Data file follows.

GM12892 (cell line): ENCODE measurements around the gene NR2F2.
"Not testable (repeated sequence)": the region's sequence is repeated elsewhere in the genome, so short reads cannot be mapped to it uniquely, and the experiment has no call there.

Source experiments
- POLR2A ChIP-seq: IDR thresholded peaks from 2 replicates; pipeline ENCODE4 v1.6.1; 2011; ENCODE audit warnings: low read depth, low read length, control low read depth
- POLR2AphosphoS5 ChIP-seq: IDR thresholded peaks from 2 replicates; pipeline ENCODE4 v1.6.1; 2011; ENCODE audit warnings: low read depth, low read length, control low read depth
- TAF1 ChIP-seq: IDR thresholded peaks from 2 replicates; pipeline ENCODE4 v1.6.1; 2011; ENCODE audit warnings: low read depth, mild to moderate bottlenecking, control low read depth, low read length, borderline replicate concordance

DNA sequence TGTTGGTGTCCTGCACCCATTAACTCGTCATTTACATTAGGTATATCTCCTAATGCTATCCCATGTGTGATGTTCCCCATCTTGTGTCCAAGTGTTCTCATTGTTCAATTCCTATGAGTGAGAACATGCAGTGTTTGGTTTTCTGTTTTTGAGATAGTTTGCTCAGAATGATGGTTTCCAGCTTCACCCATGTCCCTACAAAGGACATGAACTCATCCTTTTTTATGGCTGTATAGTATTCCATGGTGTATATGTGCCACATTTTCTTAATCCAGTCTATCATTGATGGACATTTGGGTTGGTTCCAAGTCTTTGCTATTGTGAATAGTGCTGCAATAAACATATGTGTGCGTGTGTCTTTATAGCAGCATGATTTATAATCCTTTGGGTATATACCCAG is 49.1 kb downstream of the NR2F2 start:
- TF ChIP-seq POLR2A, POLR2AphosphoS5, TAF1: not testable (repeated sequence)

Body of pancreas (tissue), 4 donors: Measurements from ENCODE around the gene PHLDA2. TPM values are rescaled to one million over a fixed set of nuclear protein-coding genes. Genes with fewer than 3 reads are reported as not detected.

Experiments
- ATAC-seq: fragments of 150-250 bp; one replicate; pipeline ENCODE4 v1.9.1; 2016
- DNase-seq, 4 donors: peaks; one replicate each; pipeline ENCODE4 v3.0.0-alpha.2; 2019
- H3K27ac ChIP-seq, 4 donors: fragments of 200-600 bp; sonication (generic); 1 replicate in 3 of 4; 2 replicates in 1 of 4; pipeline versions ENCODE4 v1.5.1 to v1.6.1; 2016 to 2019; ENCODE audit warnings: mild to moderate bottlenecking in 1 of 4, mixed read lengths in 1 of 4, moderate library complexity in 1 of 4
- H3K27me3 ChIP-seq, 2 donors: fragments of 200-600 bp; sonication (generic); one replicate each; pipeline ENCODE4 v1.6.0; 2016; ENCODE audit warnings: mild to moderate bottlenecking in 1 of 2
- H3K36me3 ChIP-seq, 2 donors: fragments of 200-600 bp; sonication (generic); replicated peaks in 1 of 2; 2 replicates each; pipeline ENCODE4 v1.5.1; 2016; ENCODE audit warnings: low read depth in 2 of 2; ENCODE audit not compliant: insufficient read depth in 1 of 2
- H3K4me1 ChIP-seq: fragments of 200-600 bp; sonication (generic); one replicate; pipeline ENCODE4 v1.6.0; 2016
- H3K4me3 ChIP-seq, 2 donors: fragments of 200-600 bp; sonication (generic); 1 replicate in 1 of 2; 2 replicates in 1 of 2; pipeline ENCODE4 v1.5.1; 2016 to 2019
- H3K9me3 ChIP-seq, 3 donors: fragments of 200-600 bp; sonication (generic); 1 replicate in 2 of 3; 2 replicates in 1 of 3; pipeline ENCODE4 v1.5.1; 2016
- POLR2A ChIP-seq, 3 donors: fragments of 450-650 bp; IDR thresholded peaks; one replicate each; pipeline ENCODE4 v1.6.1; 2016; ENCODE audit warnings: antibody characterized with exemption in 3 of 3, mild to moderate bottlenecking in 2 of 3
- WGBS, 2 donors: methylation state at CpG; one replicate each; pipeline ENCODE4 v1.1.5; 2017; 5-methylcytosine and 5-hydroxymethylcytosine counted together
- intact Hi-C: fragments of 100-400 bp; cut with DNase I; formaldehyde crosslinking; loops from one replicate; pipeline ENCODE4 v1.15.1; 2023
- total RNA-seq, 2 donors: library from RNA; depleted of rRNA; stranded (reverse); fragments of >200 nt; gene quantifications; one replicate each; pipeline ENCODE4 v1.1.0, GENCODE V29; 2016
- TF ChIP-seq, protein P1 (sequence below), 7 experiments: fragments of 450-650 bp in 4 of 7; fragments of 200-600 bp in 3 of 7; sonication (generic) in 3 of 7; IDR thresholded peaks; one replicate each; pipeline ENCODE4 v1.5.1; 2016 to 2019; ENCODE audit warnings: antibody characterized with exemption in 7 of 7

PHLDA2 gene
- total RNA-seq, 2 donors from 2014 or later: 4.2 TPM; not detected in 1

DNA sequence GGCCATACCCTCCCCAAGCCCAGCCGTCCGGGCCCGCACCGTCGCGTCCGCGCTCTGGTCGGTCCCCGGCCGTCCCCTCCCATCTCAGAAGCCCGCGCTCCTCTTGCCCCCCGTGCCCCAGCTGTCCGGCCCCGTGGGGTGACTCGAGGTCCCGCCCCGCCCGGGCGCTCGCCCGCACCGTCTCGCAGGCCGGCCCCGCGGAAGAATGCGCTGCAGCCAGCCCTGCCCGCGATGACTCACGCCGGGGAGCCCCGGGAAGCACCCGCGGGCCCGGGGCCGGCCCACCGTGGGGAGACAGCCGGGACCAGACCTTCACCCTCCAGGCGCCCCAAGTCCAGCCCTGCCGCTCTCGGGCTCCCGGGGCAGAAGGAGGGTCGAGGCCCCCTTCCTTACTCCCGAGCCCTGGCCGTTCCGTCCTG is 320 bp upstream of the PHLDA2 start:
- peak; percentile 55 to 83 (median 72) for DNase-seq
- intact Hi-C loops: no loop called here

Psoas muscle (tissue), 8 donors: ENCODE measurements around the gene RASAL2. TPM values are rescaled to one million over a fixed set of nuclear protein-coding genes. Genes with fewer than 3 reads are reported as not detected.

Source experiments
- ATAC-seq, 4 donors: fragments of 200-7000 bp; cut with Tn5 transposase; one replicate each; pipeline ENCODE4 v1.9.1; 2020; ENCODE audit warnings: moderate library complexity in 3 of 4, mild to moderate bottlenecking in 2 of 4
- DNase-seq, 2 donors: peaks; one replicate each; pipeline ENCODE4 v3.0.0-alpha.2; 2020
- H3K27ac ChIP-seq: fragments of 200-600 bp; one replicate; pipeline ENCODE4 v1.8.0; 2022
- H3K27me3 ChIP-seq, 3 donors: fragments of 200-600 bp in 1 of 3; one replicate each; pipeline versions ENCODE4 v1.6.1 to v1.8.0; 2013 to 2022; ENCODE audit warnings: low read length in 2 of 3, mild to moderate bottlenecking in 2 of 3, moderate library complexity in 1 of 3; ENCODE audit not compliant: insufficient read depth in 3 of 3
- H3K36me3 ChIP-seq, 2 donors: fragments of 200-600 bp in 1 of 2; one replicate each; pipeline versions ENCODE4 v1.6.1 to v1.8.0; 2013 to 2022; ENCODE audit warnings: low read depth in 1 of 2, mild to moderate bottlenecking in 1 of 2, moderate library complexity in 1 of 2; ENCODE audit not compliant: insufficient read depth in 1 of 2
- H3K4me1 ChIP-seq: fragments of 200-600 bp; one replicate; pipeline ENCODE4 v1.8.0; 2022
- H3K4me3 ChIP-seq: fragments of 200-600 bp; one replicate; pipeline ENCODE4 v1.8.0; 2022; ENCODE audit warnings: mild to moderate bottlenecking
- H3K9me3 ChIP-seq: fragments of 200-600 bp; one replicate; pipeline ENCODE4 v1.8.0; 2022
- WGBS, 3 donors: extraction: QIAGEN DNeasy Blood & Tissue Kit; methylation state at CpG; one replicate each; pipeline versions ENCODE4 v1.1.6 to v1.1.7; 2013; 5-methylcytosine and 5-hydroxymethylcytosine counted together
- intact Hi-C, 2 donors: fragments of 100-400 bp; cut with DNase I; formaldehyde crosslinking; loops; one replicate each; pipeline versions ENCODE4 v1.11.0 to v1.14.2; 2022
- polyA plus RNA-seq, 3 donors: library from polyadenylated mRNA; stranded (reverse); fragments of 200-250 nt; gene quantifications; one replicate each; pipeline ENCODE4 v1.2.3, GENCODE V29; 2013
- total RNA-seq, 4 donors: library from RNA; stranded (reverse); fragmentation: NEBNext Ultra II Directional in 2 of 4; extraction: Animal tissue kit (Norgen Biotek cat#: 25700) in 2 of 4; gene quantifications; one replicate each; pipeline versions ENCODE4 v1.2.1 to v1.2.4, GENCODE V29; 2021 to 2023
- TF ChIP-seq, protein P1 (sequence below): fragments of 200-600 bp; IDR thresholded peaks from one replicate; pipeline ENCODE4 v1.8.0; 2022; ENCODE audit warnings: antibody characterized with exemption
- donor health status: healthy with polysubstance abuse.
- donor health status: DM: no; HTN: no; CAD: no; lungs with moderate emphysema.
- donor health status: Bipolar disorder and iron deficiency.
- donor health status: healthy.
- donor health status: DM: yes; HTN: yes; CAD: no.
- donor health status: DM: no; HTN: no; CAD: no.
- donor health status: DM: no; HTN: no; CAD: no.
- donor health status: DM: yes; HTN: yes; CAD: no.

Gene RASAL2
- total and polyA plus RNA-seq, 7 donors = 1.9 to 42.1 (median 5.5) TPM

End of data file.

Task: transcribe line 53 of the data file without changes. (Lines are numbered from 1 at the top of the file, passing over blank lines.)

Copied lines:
- total and polyA plus RNA-seq, 7 donors = 1.9 to 42.1 (median 5.5) TPM